Broken and Shared: Food, Dignity, and the Poor on Los Angeles’ Skid Row Book Review

Broken and Shared: Food, Dignity, and the Poor on Los Angeles’ Skid Row
By Jeff Dietrich
418 pages, Marymount Institute Press, $29.95

If you are wandering in the 50-block area known as Skid Row in downtown Los Angeles and you ask directions to Hospitality Kitchen or where the Catholic Workers serve meals to the homeless, no one will know what you are talking about.

“This place,” explains Catherine Morris, the gentle Catholic worker, “is and always has been known among the people as ‘The Hippie Kitchen.’ Since the beginning.”

Catherine is author Jeff Dietrich’s wife, who, together with various community members, has run the Catholic Worker Movement in Los Angeles since 1970. When NCR asked me to review Jeff Dietrich’s book and attend the launch at Loyola Marymount University this past Sunday, I knew I needed to visit the kitchen to have an idea of their work in Los Angeles, a visit long overdue.

Click here for the complete  review: http://ncronline.org/news/people/wheat-war-life-poor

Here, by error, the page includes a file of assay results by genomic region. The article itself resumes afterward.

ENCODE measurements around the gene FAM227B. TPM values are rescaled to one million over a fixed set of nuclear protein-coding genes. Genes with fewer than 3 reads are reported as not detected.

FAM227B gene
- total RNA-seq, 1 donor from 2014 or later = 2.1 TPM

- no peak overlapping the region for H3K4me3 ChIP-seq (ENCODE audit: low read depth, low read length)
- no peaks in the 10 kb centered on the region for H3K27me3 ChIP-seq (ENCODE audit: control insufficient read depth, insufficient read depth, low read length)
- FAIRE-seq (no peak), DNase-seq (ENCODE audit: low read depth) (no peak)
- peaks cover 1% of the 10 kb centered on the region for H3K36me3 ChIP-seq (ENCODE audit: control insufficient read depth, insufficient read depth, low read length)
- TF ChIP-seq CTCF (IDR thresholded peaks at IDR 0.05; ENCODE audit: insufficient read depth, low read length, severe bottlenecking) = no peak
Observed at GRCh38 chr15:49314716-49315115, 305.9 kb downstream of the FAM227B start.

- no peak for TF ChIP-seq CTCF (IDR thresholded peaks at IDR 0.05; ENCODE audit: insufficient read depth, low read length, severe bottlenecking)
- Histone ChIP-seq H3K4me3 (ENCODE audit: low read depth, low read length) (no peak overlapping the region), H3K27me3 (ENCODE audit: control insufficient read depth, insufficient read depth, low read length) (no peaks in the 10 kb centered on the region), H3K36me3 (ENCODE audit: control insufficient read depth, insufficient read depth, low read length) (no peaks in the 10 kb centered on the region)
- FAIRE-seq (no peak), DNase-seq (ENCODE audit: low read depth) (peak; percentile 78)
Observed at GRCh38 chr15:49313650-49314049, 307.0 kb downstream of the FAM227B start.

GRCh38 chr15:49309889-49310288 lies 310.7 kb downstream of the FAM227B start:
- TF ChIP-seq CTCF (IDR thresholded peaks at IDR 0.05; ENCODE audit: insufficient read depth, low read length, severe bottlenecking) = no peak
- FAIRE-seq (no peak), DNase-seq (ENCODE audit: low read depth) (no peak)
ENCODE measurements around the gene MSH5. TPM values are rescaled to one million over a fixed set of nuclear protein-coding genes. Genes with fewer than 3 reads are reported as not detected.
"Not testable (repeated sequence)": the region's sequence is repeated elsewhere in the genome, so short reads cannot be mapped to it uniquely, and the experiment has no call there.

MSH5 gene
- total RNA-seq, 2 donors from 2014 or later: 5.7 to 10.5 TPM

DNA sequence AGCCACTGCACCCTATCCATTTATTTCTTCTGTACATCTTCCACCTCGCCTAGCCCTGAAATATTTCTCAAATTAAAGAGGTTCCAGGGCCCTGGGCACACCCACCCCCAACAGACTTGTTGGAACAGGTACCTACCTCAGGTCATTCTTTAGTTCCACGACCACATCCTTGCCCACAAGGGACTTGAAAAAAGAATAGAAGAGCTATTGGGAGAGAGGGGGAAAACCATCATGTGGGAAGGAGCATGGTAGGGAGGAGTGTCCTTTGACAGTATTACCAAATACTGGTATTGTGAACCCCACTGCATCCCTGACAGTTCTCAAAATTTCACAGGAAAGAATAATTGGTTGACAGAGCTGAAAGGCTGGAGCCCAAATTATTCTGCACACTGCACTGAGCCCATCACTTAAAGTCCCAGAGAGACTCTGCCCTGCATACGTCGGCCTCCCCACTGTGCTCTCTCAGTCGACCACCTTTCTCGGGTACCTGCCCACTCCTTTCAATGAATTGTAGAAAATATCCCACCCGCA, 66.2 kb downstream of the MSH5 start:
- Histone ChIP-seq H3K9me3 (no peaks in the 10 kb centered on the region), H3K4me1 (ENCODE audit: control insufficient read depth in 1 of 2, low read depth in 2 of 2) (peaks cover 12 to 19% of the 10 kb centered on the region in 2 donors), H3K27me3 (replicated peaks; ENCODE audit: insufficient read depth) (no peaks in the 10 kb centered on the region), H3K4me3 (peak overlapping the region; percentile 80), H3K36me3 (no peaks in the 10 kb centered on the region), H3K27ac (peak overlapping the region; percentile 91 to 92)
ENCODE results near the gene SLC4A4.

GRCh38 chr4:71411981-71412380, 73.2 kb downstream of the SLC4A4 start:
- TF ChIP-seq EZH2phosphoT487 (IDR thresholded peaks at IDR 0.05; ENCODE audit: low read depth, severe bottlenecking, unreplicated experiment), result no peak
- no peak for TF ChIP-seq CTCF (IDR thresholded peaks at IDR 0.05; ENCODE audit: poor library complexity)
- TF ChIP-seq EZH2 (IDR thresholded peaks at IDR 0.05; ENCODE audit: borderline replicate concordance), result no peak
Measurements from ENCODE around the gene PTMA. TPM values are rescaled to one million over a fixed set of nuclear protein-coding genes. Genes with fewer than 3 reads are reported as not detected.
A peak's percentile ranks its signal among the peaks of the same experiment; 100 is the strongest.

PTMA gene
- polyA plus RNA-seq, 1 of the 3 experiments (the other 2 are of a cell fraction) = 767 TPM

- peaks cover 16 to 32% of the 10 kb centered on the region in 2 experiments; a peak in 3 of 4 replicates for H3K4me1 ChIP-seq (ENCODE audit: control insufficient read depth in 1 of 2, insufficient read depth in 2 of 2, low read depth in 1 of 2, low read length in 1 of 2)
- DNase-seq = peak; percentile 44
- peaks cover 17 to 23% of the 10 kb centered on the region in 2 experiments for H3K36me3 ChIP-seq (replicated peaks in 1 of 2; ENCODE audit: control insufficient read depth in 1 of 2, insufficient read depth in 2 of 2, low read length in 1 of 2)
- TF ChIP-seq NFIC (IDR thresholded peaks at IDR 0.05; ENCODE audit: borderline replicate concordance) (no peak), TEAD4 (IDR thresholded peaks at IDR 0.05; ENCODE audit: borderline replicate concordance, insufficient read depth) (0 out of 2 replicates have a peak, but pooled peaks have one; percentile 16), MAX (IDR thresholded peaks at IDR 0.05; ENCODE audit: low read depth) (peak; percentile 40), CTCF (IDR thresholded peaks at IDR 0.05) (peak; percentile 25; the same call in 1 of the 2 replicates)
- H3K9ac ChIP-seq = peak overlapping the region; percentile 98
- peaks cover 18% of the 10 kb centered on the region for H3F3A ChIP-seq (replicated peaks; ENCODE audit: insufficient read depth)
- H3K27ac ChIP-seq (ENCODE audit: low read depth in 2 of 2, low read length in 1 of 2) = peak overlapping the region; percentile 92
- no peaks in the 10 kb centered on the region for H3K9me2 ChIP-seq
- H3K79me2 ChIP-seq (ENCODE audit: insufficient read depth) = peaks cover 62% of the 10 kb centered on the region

Prof. Theresia de Vroom, Cathy Minhoto, RSHM, Jeff Dietrich, and Martin Sheen at the launch of "Broken and Shared" just after a reading.

Sympathy for Delicious: Mark Ruffalo’s directorial debut

Dean O’Dwyer (Christopher Thornton) is an aspiring DJ known as “Delicious D” on the Los Angeles underground music scene. A motorcycle accident leaves him in a wheel chair and he ends up sleeping in his car on Skid Row.

Fr. Joe (Mark Ruffalo) ministers to the homeless by organizing and serving meals and finding temporary housing shelter for those who will accept it. The priest notes how depressed the young man is and brings him to a healing service where people are “slain in the spirit.” Dean is skeptical but inexplicably he discovers he has the power to heal others. It is very confusing and a lot to take in.

Thornton and Ruffalo in "Sympathy for Delicious" that opens today in NY, LA and DC on May 5.

Meanwhile Dean, now a minor celebrity, joins a rock band and decides to market his abilities as a healer. This is not out of compassion. It seems an almost passive-aggressive reaction to God’s caring for others but not for him. Fr. Joe advises against this, but must confront his own personal faith issues as he tries to guide others. When Dean’s healing abilities fail when they are needed most, he is forced to confront his demons and accept the fact that sometimes the healing you get from God is what you need, not what you want.

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